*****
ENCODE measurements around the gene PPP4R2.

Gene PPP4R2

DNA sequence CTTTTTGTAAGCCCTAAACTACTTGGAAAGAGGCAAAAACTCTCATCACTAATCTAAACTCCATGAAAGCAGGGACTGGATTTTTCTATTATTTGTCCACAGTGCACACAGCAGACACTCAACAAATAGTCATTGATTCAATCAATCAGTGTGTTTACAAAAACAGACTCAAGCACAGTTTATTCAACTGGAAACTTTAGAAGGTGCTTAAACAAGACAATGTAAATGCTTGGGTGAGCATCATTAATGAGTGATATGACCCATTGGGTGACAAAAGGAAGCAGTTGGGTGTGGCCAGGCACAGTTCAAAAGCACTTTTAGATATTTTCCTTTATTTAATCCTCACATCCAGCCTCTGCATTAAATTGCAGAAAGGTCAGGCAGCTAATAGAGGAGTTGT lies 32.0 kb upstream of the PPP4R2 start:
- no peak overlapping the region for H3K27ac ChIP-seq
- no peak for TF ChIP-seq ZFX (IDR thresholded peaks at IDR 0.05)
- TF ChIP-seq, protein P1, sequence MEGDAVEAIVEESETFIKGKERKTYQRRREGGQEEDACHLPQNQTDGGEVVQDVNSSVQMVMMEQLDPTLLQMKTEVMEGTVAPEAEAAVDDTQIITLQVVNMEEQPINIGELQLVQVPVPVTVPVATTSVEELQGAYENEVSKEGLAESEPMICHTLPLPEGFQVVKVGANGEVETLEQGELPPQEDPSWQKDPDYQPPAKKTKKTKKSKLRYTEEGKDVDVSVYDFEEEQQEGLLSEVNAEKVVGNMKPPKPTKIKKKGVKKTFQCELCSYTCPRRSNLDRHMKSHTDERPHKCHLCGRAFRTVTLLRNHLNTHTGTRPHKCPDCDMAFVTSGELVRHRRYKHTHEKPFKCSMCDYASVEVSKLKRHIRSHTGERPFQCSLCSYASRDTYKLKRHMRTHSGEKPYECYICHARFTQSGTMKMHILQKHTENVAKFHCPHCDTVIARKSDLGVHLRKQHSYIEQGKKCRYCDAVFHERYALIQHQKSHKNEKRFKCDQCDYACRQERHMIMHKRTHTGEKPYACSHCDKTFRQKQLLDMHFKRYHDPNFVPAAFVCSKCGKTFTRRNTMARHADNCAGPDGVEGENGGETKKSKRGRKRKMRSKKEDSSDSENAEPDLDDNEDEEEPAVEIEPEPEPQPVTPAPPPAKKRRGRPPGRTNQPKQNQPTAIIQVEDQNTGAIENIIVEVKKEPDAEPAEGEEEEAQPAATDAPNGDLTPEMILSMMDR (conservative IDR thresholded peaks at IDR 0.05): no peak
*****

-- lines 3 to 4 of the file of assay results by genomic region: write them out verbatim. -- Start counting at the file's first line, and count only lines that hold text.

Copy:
DNA sequence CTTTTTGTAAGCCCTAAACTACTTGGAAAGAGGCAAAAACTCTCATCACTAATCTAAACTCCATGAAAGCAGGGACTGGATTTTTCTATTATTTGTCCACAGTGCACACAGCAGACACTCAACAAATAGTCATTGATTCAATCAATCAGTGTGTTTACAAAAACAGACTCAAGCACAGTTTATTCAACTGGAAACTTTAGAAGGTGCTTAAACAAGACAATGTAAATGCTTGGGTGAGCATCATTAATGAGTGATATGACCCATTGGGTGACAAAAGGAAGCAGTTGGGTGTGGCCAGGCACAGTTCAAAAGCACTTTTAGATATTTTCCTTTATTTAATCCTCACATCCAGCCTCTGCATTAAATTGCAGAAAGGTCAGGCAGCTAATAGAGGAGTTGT lies 32.0 kb upstream of the PPP4R2 start:
- no peak overlapping the region for H3K27ac ChIP-seq